THOUSANDS of people across the Lothians are at risk of being left without a doctor due to over-stretched practice lists as the GP crisis continues to grow.
A report by the Edinburgh Integration Joint Board lays bare the scale of the problem and warns that a rising population need to be able to register with a GP or the system will break down.
At present, 43 out of 73 GP practices in the city are restricting patient registrations.
The situation is so bad that both Hibs and Hearts have offered to host medical practices within their grounds.
The Evening News reported last month that more than 40 per cent of GP practices in the Lothians are now imposing restrictions on patient access – a rise of 17 per cent in the last year.
Estimates suggest 618,978 people will live in Edinburgh by 2037, compared with 498,810 in 2015, a rise of more than 120,000 in just over 20 years.
Difficulties in recruiting doctors has pushed practices to restrict their patient lists.
The report on the future of GP premises reveals the true extent of the pressure being placed on the current system.
For example, among surgeries that have opened since 1999 the original list size was for a maximum capacity of 64,421.
But that has been exceeded and these practices now cater for 80,403 people.
A total of five GP practices have closed in Lothian over the last three years, the latest being the Inverleith Medical Practice which shut its doors in June and catered for 4000 patients.
The Greens health and social care spokesperson Cllr Melanie Main said: “There are some chickens coming home to roost for NHS Lothian, after years of failure to invest in GP surgeries and in the services within them.
“The city, and the wider region, is now faced with a massive backlog of investment.
“We know now where the gaps lie – the task ahead is to make good years of under investment.”
She added: “The council and other public agencies also have a role to play, working with others like voluntary organisations.
“In the Green manifesto for the council elections we highlighted the way in which the council could host GP services in its buildings or even directly employ GPs.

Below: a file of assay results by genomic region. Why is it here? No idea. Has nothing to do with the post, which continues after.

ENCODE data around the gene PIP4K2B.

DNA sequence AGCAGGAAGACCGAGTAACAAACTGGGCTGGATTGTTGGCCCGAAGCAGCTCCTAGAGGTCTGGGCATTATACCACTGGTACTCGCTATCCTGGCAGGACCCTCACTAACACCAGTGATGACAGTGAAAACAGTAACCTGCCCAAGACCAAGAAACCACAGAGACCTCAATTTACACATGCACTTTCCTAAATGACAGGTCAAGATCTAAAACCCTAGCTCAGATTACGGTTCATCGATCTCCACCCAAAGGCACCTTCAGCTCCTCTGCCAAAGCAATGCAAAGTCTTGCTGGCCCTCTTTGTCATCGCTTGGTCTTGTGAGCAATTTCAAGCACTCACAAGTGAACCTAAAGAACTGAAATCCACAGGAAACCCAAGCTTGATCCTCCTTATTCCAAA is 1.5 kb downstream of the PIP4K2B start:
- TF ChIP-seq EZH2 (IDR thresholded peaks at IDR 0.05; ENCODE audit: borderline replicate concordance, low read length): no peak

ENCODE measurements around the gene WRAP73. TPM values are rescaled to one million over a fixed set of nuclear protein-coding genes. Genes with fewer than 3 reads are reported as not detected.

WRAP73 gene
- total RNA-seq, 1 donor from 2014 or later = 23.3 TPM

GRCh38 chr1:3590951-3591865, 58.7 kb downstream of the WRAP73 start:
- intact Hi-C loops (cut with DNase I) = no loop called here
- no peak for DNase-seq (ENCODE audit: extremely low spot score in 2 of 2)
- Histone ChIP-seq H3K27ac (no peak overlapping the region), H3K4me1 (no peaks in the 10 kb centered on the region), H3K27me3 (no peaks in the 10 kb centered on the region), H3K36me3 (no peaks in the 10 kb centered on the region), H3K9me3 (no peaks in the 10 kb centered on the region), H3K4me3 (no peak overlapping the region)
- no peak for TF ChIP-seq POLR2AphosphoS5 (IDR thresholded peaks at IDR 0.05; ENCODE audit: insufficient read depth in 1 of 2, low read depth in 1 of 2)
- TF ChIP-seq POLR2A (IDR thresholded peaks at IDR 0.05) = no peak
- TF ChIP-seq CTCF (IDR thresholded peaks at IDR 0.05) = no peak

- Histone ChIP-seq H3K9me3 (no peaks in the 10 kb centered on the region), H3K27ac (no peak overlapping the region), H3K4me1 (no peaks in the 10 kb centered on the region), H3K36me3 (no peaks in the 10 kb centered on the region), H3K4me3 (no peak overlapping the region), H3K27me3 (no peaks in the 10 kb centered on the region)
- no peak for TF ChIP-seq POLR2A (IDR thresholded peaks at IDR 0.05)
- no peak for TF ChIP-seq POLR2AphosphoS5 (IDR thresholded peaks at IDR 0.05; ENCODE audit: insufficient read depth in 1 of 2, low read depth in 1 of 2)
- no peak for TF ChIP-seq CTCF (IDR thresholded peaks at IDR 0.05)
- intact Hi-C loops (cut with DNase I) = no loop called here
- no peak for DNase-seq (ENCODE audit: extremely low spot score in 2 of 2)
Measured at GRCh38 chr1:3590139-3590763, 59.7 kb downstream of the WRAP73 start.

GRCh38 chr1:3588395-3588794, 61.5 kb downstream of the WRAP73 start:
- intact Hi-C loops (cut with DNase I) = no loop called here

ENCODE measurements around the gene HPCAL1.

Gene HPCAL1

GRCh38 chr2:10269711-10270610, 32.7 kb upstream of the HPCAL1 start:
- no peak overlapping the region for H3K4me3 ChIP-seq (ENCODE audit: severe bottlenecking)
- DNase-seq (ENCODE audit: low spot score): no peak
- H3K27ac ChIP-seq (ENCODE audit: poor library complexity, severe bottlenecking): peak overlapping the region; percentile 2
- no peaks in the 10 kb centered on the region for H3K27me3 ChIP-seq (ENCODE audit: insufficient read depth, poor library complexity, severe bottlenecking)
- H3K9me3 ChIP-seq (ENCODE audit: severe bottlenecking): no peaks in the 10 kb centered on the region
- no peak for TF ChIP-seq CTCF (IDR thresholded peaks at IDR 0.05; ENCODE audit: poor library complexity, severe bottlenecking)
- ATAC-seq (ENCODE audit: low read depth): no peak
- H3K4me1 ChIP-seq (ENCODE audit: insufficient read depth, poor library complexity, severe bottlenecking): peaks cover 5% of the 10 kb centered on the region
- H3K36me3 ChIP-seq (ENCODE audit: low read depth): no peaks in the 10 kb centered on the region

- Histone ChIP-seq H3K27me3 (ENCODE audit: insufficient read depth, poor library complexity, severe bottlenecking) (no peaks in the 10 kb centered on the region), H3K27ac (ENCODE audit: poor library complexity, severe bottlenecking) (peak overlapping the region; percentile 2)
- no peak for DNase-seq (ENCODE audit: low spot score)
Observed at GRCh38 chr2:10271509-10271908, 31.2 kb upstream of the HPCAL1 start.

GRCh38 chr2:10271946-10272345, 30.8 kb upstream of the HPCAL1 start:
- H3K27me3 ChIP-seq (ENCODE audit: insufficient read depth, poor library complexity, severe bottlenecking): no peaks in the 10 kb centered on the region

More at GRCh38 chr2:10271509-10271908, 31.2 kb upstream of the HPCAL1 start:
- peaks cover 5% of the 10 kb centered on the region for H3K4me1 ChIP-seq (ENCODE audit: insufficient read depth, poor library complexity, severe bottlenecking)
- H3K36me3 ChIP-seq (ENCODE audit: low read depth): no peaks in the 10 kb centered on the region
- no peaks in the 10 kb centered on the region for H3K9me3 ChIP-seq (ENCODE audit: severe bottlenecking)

“That is also true of some major city institutions: for example, Hibs and Hearts have both indicated willingness to host public medical services within their stadiums.”
There are no formal “closed” GP lists at present in the Lothians as this requires an application process and NHS board consent.
The report stated that during 2017-18 several schemes require progression to “avert service failure”.
This refers to specific practices that needed to be relocated as a result of issues with their premises, such as leases expiring. The failure here would be if a practice had no building to operate from.
The report continued: “If a growing population are unable to register with a GP, the current uncomfortable but accepted system of ‘allocation’ to practices will almost certainly break down. This would quickly lead to several thousand people being unregistered with a GP and a consequent reliance on emergency services.”
The allocation system is where the health board allocates patients who cannot register at their local GP to a different neighbouring GP practice. But this process only works when there is capacity in GP surgeries in different areas next to practices with closed lists.
Edinburgh Southern MSP Daniel Johnson said: “These revelations confirm what we have known for months – there is a GP crisis in Edinburgh and the Lothians.
“The idea that thousands of patients could be left without a GP would place an intolerable strain on our healthcare system.
“GPs represent the front line in healthcare, and should that break we know it will place even more pressure on already stretched hospital and emergency staff.”
Every NHS board in Scotland is obliged to provide a patient with a GP.
However, restrictions can apply to choice and often mean people do not have access to a doctor in their catchment area.
Scottish Conservative health secretary, Miles Briggs said significant investment was needed in new and expanded GP practices across Edinburgh to avoid a “meltdown”.
He said: “The Edinburgh GP premises report contains numerous stark warnings about just how much strain there is on GP services across the city and how these pressures are going to increase as the area’s population continues to rise sharply.
“It is clear significant investment is needed in new and expanded GP practices across Edinburgh if we are to avoid a meltdown in GP services which would lead to additional pressures on emergency health services.”
David Small, Primary Care Policy Lead, NHS Lothian, said: “Like all GP practices across the country, those in Lothian are facing considerable challenges in recruiting new doctors.
“Restricting the number of new patients who can register at a practice is a temporary measure that allows practices to cope with pressures and ensure they can continue to provide a safe and effective service.
“This is a decision which is never taken lightly and in the longer-term we are working closely with all four health and social care partnerships and local GPs to provide advice and support, and to enable restrictions to be lifted.”